Alex Wilhelm is a San Francisco-based writer. You can find Alex on Twitter, and on Facebook. You can reach Alex via email at [email protected] Alex Wilhelm is a San Francisco-based writer. You can find Alex on Twitter, and on Facebook. You can reach Alex via email at [email protected]
It’s always fun to watch a tech squabble, and the recent few rounds between Google and Microsoft have delivered mightily. Microsoft, gleeful over the public shellacking that Google is currently enduring over it privacy policies, took some very low-cost, and low-tech pot shots at the company through blog posts and a few newspaper ad buys.
Amplified by the larger tech press, Microsoft’s modest investment (for a company of its size) has reverberated back and forth, leading to a wave of what could be called positive PR for the company’s Internet Explorer and Bing products. It’s been fascinating to learn how Microsoft sees Google’s search product, employing the lens of its ad recent and public statements. So far as we can deduce, Microsoft feels that privacy is the soft underbelly of Google, and intends to keep scratching at it.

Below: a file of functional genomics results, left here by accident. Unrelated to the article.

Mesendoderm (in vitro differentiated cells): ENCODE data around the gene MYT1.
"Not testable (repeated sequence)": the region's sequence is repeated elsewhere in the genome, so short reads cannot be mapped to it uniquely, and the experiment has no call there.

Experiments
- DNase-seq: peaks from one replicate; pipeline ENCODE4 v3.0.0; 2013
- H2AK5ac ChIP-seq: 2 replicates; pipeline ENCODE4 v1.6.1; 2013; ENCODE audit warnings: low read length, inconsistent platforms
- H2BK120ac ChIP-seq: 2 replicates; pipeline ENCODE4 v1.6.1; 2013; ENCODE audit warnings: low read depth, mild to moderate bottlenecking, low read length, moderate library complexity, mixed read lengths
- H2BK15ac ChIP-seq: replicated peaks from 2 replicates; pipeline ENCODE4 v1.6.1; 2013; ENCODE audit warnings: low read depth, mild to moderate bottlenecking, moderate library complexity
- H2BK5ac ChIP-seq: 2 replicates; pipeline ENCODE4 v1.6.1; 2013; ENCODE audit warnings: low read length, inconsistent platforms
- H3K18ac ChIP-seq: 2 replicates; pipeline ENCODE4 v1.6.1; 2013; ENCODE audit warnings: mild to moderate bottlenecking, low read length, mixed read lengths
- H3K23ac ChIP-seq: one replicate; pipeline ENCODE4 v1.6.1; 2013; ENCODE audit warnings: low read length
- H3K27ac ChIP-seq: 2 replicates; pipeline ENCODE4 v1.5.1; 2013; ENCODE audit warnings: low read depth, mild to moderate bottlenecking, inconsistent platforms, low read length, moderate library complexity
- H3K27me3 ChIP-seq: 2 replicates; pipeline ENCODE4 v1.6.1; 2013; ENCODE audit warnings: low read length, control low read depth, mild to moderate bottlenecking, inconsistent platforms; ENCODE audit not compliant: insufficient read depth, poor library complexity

That in mind, a recent move by the Redmond giant adds a fresh dimension to this discussion: a new trademark. Noticed first by Fusible, Microsoft has a new trademark on file for “People Powered Stories,” a phrase that may be the start of a new round of griefing Google. Here’s their take:
[I]t looks like Microsoft may have something more in store for Google in the coming days, something that is powered by everyday people. […] [A]s the phrase and trademark description suggest, Microsoft may launch an advertising campaign that is supplied by user-generated content.
Microsoft has used ‘regular folk’ in its ads before, so that is not new. The idea, however, of using some average people to potentially whack Google is something else altogether. Microsoft, we are sure, won’t comment on all of this, so for the time being we have to wait and see. I wouldn’t think, though, that Microsoft is far from finished milking the current Google controversy, not when its opening salvos have been so effective.
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